The members of the task force share a strong desire to return to an approach in which face coverings are “strongly encouraged” rather than universally mandated. There is unanimous agreement among the task force that we have not yet reached that point. We will meet again next Thursday (and weekly thereafter) to review the situation and to keep our school community informed. We are hopeful that the data for our students and employees continues to be so promising, and the general positivity rate in the area trends downwards. I again want to thank the members of the task force for their time. Click here to review the task force membership and description. 

In closing, I am thankful for your support as we continue to ‘safely sail the ship through the storm.’ I hope you take great pride in the fact that you are part of a school that continues to lead and stay ahead of the curve. As you may be aware, our peer independent schools and all Hillsborough County Public Schools have followed our lead and are now requiring face coverings for K-8 children, if not all. As St. John’s leads, others follow. We will continue to do so in a calm, level-headed manner and strive to do what is best for our community. We will get through this to emerge even stronger.  

Have a blessed weekend and thank you, again, for sharing your wonderful children with us. They bring joy to our work, and I could not be more proud of them or my colleagues. 

Hugh Jebson
Head of School

Read More about August 20 Covid-19 Task Force Update

2020-2021: How the St. John's Community Achieved Success During a Pandemic

WE PLANNED CAREFULLY AND MOVED SWIFTLY. Because we have a culture of continuous improvement, we were preparing before it became apparent that schools would need to close. We quickly formed a COVID-19 Task Force that included physicians, faculty, administration, and parents. We designed a detailed Safe Entry Plan to ensure we could provide in-person learning when the next school year began.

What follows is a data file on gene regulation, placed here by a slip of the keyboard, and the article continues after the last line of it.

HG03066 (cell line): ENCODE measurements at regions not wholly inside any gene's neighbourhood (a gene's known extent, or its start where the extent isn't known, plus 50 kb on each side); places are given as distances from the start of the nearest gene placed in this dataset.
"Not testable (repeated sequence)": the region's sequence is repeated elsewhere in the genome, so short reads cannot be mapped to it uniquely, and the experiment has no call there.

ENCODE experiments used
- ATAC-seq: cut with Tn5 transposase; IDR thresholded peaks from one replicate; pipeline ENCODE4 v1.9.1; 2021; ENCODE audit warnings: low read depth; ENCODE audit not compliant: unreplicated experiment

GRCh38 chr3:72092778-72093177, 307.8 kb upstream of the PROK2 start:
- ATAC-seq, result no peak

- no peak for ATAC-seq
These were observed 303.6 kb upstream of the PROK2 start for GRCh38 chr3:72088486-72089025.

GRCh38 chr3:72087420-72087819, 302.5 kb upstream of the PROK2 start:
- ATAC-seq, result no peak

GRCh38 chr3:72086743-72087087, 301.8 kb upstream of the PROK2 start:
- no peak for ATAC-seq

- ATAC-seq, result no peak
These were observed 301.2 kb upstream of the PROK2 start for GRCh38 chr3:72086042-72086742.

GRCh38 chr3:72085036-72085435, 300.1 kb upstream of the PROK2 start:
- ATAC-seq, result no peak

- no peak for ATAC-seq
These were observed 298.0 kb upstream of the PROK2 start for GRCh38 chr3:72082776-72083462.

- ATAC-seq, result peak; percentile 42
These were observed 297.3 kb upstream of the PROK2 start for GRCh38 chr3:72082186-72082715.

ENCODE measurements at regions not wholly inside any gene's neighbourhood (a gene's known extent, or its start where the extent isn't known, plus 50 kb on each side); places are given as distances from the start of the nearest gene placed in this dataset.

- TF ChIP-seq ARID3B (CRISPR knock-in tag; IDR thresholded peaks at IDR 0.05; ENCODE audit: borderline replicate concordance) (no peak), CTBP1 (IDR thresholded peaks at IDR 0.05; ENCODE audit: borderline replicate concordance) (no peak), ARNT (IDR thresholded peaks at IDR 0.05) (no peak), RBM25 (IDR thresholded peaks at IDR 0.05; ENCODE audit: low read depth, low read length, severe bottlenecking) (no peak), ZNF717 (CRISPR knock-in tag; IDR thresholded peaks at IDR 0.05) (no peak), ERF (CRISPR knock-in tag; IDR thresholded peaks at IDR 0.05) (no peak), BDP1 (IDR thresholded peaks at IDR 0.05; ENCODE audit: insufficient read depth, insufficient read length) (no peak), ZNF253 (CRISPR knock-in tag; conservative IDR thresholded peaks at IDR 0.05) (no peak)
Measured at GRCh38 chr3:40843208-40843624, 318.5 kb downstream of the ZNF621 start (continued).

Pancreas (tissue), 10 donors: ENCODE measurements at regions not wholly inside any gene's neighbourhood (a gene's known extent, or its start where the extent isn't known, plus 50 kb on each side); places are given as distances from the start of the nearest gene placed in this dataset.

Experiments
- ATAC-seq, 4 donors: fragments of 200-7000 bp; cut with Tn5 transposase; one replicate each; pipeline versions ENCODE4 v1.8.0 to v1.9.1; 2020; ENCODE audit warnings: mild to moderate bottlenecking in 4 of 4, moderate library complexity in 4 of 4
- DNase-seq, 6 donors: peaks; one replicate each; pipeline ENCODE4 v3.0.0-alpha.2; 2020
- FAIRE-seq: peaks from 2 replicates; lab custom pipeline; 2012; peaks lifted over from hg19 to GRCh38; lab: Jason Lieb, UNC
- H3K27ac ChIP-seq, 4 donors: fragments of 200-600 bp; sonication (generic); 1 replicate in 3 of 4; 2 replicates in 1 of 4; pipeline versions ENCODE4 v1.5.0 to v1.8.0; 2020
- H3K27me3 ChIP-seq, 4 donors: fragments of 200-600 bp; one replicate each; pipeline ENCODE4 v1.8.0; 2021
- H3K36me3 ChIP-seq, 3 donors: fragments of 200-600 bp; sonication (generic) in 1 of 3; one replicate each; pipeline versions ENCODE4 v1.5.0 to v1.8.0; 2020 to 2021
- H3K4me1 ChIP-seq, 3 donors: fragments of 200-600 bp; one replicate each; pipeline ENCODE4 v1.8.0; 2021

WE EXERCISED AUTONOMY AND INDEPENDENCE. Our school size, culture, and the support of our engaged parent community allowed us to make decisions in the children’s best interests—without political considerations or bureaucracy. We believe children’s academic, social, and emotional wellbeing are best served when they are in school. We opened the 2020-2021 school year with a comprehensive approach that offered families:

  • A choice to learn on campus or participate in class live from home
  • Counseling to help each family make the best choice for their child

Most families chose to return to in-person teaching, trusting that we had their children’s best interest in mind. And by the end of the school year, all but a few had returned to class.

WE COMMUNICATED TRANSPARENTLY. Ongoing, timely, and detailed communication assured our school families and neighbors that we were responsible and responsive members of the Tampa community. Throughout the pandemic, we have regularly communicated our approach, its results, and the safety measures we are taking.

WE INVESTED IN EDUCATIONAL CONTINUITY AND COMMUNITY HEALTH. We went above and beyond to safeguard students and employees, and to protect the integrity of the educational experience—which is why we were able to open—and remain open the entire year. We partnered with Tampa General Hospital on COVID-19 testing and worked closely with health agencies on contact tracing and quarantine procedures. We monitored CDC guidelines for schools and adapted, as necessary. We added a nurse practitioner with extensive experience in infectious diseases and invested heavily in resources to promote learning—in the classroom and the living room—such as:

  • Virus-mitigating resources, like HVAC system air filtration, air purifiers for every classroom, and sneeze guards on every desk.
  • Educational resources, like software and training to help teachers engage remote students, the PikMyKid app to improve the efficiency and safety of carline, iPads for every student and teacher, and ClearTouch® interactive displays.

WE SAW A CRISIS AS AN OPPORTUNITY. We embrace any opportunity to adapt, innovate, and evolve in ways that see our school emerge even stronger. We adapted our teaching methods almost overnight, and—with our parents' support— invested in innovative technology that allowed us to further “throttle up” each child’s educational experience.

Everyone in the St. John’s community—parents, supporters, faculty, staff, administration—stood shoulder to shoulder to ensure that St. John’s could continue to shape the lives and futures of the children entrusted to our care.

It was a challenge unlike any we’ve faced in our lifetimes—and we faced it together, successfully.

Follow #sjetogether on Facebook.  Follow #sjetogether on Instagram.